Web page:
New model for collecting high quality biospecimens for genomic analysis
A successful pilot study demonstrated the feasibility of a novel approach for collecting healthy post-mortem blood and tissue samples from hundreds of donors for use in gene expression analysis. This new biospecimen collection platform, which relied on partnerships with rapid autopsy and organ procurement organizations, can serve as a model for other future research projects, as described in Biopreservation and Biobanking.
Latarsha Carithers and coauthors from the National Cancer Institute, National Institutes of Health (NIH, Bethesda, MD), Leidos Biomedical Research, Inc. (Frederick, MD), and The Broad Institute of MIT and Harvard (Cambridge, MA), describe the biospecimen collection goals, methodology, challenges, and lessons learned in the article entitled, "A Novel Approach to High-Quality Post-Mortem Tissue Procurement: The GTEx Project". This article complements a series of manuscripts published earlier this year in Science and other journals that describe the initial molecular findings from the Genotype-Tissue Expression (GTEx) pilot study.
The GTEx Project, sponsored by the NIH Common Fund, is analyzing gene expression in normal, healthy human tissues to understand the effects of genetic variation. Participating researchers developed the methods and infrastructure for collecting, characterizing, and distributing tissue and cell line samples from healthy donors for analysis in the GTEx Project. Researchers can now request access to data and biospecimens from this valuable GTEx resource through the GTEx portal. Tissues from up to 45 different tissue sites from over 900 donors are available with corresponding clinical, demographic, handling, and pathological data. Also, whole exome and whole genome data from 450 donors, and RNA sequencing data from about 9,000 tissues are currently available, with future data releases planned to make genetic data from all GTEx donors accessible.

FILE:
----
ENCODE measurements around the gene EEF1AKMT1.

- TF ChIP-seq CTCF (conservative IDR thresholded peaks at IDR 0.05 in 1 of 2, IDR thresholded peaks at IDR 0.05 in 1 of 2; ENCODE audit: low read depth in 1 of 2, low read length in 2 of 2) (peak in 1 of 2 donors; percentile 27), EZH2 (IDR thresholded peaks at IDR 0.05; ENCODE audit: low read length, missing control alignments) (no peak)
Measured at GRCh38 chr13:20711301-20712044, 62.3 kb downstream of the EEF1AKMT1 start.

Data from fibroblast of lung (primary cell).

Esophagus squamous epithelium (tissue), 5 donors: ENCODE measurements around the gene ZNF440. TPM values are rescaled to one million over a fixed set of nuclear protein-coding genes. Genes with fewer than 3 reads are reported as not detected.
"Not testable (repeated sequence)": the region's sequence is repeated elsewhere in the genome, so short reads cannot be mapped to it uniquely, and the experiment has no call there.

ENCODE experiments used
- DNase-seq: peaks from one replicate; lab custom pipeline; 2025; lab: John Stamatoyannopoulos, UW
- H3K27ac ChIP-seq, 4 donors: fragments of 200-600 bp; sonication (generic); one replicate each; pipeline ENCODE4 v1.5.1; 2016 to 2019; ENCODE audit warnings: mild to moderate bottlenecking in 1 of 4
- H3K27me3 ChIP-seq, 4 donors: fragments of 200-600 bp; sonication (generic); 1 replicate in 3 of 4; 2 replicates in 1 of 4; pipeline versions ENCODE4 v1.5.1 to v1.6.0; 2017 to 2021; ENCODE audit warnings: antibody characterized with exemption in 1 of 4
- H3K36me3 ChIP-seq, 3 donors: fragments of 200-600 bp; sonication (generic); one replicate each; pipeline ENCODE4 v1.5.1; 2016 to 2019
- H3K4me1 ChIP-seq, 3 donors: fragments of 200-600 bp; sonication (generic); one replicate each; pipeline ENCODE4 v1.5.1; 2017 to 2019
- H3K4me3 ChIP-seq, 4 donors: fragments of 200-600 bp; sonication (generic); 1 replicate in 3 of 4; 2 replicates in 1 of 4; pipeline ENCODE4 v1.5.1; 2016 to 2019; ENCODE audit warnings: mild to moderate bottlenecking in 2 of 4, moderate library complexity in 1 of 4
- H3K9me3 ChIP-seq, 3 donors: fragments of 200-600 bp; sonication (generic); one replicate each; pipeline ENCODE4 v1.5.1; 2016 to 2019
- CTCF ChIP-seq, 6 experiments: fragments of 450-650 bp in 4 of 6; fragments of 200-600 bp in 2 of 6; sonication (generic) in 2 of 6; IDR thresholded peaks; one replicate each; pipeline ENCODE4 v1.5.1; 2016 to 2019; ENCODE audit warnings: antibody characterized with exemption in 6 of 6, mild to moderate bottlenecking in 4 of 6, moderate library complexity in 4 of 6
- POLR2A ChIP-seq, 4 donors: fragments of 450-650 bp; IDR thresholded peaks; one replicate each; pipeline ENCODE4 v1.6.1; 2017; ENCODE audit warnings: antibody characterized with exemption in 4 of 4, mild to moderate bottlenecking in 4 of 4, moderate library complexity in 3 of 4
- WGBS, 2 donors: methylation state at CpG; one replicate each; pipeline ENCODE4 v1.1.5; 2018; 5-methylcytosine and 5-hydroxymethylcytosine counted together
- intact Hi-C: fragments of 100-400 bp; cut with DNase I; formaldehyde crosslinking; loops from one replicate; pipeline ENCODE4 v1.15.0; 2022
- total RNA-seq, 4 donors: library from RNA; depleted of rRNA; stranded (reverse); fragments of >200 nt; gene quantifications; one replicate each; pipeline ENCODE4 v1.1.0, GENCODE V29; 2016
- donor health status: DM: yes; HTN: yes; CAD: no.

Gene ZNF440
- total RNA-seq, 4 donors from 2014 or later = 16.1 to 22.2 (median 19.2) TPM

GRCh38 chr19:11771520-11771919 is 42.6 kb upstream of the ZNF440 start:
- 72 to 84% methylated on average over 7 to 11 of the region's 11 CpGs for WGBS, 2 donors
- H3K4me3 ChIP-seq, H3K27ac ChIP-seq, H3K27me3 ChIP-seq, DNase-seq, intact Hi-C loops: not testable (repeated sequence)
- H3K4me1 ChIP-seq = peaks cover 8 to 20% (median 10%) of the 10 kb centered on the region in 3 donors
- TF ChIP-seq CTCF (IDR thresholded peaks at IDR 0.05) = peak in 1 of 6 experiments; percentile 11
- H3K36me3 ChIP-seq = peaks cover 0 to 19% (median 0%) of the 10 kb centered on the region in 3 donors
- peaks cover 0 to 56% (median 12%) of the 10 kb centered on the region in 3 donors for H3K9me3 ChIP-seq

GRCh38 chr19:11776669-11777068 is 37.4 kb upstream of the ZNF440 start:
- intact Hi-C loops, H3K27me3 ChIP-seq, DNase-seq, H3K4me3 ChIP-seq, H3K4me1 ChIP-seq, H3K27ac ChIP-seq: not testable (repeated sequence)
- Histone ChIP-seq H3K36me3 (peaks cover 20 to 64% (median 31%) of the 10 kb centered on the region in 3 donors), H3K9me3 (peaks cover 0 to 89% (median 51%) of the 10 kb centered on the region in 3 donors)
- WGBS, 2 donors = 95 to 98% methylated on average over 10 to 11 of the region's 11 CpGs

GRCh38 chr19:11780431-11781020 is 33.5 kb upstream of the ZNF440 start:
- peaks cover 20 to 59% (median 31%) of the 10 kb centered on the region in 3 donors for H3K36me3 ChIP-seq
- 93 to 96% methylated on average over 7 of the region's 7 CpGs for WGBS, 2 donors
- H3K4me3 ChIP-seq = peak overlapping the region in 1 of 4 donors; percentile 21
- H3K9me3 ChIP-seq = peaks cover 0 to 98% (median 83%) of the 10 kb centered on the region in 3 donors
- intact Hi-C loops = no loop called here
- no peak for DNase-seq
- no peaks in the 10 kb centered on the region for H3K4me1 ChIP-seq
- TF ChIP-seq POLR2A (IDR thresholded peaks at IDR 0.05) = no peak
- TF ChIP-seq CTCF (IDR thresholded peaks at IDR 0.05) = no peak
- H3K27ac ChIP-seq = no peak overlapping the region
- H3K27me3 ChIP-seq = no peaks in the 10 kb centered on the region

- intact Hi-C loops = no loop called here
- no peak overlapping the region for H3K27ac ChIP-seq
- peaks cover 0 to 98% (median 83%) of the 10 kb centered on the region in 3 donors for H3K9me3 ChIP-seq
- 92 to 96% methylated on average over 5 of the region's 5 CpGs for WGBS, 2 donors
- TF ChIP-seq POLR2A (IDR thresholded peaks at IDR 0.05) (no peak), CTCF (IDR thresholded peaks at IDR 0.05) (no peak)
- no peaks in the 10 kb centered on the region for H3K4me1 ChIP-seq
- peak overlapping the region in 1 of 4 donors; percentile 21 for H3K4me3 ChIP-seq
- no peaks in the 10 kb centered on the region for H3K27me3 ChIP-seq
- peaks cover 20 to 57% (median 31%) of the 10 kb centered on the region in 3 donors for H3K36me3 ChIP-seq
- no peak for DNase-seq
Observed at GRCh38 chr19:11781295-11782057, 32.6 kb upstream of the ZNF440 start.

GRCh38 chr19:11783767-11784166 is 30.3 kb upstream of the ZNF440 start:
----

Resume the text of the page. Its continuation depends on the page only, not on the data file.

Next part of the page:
"The GTEx Project is a major NIH study that will provide valuable resources for researchers seeking to understand disease processes and develop treatments," says Editor-in-Chief Jim Vaught, PhD. "We are pleased that the authors chose to submit this important paper concerning the project's unique approach to biospecimen collection and processing to Biopreservation and Biobanking."
Research reported in this publication was supported by the National Institutes of Health under award numbers HHSN261200800001E, 10XS170, 10XS171, 10X172, 12ST1029, 10ST1035, HHSN268201000029C, and R01 DA006227-17.